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Tighten security Option 7 Tighten up border security. Have increased security at airports and places that might be targets. Option 8 Pass laws to give the police and government more powers to pursue terrorists. For example, allow arrest without charge or trial.

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Tighten security Will you choose Option 7? Tighten up border security. Have increased security at airports and places that might be targets. This may be a good idea. Monitoring people coming in and out of the country more closely might stop the possible terrorists from entering your country. Tightening airport security would make it much harder for potential terrorists to take knives or weapons onto airplanes. But can you answer these questions? Why do you think this would be effective? What about “home grown” terrorists; would border control stop these? Trying to stop potential terrorists from entering your country will end up targeting (profiling) particular types of people. Might these people feel discriminated against? Might tourism slow down? Isn’t increasing airport security a hassle for everyone? There are many other ways an attack could occur and these are much harder to prevent.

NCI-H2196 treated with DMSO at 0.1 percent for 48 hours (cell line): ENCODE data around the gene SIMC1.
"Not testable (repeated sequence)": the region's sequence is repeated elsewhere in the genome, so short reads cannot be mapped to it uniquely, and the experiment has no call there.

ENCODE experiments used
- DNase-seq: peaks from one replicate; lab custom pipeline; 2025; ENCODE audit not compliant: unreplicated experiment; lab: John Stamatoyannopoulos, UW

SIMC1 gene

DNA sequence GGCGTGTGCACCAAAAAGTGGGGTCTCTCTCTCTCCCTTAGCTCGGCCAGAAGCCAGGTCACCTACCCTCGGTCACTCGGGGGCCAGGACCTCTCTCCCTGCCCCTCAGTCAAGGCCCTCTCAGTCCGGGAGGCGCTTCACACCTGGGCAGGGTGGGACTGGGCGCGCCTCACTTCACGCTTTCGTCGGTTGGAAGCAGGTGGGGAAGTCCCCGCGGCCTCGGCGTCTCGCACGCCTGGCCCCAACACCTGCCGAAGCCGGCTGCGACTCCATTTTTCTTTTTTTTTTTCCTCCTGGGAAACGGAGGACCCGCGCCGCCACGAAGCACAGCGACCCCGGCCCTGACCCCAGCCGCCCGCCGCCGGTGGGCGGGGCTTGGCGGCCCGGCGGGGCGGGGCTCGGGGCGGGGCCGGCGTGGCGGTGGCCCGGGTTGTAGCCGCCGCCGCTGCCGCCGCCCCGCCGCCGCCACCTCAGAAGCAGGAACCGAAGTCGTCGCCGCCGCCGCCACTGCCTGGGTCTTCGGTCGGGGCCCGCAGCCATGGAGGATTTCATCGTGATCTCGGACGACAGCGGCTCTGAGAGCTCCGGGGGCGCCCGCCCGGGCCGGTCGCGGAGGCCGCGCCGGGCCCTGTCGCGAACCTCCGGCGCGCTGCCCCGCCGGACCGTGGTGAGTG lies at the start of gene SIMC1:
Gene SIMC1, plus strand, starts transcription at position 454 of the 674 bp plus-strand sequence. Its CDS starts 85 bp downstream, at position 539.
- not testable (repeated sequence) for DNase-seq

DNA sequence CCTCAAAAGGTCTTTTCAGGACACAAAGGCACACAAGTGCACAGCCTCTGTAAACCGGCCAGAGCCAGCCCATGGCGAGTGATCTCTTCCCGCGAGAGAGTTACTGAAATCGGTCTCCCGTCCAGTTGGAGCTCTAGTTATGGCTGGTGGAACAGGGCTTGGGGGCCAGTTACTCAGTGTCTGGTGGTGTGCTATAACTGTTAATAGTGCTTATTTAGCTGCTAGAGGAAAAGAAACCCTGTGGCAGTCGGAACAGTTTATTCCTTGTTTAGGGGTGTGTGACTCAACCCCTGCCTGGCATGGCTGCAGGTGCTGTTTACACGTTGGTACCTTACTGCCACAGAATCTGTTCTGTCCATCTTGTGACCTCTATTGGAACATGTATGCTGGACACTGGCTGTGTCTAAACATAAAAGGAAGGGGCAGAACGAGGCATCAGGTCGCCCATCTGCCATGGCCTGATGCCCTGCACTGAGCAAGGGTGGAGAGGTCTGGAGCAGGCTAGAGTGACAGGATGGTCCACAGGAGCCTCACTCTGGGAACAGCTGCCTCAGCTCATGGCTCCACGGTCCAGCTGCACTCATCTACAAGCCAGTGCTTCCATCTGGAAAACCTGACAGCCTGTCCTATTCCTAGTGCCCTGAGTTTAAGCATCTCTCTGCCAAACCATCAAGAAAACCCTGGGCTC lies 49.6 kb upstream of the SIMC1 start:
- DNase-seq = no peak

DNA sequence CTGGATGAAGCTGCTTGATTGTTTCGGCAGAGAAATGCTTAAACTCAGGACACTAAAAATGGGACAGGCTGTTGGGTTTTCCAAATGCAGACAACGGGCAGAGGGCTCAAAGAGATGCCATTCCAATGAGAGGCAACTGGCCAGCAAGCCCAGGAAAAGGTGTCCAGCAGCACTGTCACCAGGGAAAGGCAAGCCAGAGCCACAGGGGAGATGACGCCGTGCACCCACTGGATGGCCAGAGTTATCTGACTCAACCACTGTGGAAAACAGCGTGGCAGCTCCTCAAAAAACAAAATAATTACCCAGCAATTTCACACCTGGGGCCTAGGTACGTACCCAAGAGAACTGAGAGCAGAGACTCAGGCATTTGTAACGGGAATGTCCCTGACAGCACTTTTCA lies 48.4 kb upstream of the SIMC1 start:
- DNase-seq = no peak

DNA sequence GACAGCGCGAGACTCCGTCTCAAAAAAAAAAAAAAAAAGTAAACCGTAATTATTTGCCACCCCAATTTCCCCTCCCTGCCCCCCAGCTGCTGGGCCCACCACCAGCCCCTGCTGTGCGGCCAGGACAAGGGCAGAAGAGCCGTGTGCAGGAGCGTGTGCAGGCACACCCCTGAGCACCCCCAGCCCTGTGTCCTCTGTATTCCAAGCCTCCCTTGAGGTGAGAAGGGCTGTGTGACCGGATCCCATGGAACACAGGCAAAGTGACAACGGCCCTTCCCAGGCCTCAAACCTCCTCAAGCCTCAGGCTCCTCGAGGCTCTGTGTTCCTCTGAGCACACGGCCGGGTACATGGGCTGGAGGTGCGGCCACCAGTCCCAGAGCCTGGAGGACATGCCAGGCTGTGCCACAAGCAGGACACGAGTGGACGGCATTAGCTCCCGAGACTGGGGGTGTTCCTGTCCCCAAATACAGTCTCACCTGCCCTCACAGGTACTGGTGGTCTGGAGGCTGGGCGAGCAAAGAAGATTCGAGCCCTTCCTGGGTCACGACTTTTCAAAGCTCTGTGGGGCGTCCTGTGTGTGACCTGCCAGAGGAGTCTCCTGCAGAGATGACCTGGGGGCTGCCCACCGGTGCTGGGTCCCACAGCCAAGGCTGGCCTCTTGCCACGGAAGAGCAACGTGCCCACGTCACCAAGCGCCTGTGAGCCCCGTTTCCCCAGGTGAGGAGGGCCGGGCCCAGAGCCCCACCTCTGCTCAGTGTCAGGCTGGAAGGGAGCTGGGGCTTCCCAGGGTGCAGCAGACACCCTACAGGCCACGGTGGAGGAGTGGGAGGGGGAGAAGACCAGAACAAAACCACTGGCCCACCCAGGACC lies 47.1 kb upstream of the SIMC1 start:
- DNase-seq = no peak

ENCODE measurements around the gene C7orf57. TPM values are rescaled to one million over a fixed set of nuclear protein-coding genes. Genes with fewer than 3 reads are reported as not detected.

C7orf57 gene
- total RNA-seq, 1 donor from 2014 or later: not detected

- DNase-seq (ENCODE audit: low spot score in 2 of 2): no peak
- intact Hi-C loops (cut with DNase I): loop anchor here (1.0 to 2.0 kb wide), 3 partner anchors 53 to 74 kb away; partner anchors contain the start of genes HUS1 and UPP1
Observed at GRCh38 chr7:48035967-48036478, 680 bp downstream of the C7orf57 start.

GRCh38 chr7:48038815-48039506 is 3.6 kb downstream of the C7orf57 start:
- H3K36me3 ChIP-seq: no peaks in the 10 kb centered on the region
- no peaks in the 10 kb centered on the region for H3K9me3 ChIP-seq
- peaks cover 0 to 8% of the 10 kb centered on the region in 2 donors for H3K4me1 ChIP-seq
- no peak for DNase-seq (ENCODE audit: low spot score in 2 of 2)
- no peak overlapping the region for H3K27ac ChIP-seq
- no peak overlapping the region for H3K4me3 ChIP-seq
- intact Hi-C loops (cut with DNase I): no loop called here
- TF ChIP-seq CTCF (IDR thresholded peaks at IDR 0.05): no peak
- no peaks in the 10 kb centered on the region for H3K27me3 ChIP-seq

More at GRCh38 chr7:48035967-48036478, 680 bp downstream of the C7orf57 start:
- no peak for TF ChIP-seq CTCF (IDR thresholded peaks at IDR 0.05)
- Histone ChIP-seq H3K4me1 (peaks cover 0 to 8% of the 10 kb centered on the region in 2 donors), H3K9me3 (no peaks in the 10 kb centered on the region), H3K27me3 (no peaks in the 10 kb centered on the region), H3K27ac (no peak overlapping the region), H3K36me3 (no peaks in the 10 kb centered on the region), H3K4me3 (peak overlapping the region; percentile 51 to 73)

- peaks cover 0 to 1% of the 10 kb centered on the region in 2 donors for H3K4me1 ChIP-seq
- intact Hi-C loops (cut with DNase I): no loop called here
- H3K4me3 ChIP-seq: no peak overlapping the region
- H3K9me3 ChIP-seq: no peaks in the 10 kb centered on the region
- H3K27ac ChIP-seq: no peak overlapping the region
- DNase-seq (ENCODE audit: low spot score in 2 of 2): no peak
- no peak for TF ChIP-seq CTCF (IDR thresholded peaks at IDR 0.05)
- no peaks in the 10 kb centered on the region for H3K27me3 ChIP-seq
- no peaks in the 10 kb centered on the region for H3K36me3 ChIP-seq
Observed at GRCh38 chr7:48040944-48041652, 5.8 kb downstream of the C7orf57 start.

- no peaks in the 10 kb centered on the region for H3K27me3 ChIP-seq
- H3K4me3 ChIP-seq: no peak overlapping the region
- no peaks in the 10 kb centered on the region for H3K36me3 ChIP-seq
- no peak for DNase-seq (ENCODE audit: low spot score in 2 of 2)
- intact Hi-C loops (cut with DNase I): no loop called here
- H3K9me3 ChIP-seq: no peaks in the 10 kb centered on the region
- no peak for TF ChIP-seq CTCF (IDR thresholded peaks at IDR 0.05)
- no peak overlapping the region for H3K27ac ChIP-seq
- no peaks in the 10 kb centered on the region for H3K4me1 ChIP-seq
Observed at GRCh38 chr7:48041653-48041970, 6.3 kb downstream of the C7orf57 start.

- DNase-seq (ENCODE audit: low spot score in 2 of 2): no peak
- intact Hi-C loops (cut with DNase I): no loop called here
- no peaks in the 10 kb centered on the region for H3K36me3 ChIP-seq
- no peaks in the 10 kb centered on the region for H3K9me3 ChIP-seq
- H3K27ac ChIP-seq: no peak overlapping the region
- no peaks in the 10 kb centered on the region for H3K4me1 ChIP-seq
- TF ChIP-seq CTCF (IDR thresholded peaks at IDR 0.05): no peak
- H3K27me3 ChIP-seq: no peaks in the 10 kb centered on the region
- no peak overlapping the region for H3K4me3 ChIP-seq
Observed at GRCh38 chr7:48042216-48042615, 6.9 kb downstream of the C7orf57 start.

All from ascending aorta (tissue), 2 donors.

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Tighten security Will you choose Option 8? Pass laws to give the police and government more powers to pursue terrorists. For example, allow arrest without charge or trial. This may be a good idea. Rounding up potential terror suspects and interviewing/interrogating them might not only stop some terrorists; it might also lead to vital information that could help capture other terrorists elsewhere. But can you answer these questions? Why do you think this would be effective? Losing basic rights, such as the right to a trial, shouldn’t happen easily. Isn’t this an overreaction to the events? Traffic accidents in the USA kill around 30,000 people per year and injure 2.5 million. What about tougher laws to prevent these? This approach will involve detaining many innocent people for possibly years, without needing to give any evidence in courts for their detention. Might this lead to mistrust of government, particularly if certain groups of people are targeted? In giving the police such great powers, aren’t people losing the sorts of freedoms they normally hold up as what is good about democratic countries?